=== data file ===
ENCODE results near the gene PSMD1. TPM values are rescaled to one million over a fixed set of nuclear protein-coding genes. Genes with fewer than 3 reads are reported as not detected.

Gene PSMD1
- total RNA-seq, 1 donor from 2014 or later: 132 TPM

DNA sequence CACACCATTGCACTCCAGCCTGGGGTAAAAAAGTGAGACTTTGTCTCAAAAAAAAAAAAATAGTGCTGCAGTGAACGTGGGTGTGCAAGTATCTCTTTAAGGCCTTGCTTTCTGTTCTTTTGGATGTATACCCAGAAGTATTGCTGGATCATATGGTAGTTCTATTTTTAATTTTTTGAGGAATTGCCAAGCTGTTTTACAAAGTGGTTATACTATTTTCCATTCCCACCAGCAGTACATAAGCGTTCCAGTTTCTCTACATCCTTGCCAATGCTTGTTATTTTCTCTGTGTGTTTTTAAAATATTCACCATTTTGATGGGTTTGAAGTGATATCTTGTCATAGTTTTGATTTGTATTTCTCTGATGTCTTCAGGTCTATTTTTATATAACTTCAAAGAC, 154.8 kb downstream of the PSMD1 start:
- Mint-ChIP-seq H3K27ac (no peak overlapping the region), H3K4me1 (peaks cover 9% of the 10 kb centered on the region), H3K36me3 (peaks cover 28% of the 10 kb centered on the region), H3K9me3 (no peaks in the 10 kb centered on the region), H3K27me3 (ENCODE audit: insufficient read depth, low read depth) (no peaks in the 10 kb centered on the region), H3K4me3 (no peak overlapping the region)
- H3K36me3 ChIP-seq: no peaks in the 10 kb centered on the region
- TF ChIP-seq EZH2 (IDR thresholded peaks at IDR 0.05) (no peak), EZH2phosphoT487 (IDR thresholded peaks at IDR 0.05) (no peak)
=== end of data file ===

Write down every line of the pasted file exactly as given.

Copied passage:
ENCODE results near the gene PSMD1. TPM values are rescaled to one million over a fixed set of nuclear protein-coding genes. Genes with fewer than 3 reads are reported as not detected.

Gene PSMD1
- total RNA-seq, 1 donor from 2014 or later: 132 TPM

DNA sequence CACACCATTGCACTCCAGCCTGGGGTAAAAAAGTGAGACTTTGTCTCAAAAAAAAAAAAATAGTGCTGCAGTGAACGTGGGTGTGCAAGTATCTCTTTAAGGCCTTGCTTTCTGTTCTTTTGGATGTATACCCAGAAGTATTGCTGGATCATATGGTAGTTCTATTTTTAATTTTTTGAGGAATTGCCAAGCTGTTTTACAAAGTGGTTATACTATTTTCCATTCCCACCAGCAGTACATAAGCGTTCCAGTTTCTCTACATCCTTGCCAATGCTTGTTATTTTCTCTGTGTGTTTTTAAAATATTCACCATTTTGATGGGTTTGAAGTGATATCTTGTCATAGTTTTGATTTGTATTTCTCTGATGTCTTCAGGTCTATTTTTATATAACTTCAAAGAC, 154.8 kb downstream of the PSMD1 start:
- Mint-ChIP-seq H3K27ac (no peak overlapping the region), H3K4me1 (peaks cover 9% of the 10 kb centered on the region), H3K36me3 (peaks cover 28% of the 10 kb centered on the region), H3K9me3 (no peaks in the 10 kb centered on the region), H3K27me3 (ENCODE audit: insufficient read depth, low read depth) (no peaks in the 10 kb centered on the region), H3K4me3 (no peak overlapping the region)
- H3K36me3 ChIP-seq: no peaks in the 10 kb centered on the region
- TF ChIP-seq EZH2 (IDR thresholded peaks at IDR 0.05) (no peak), EZH2phosphoT487 (IDR thresholded peaks at IDR 0.05) (no peak)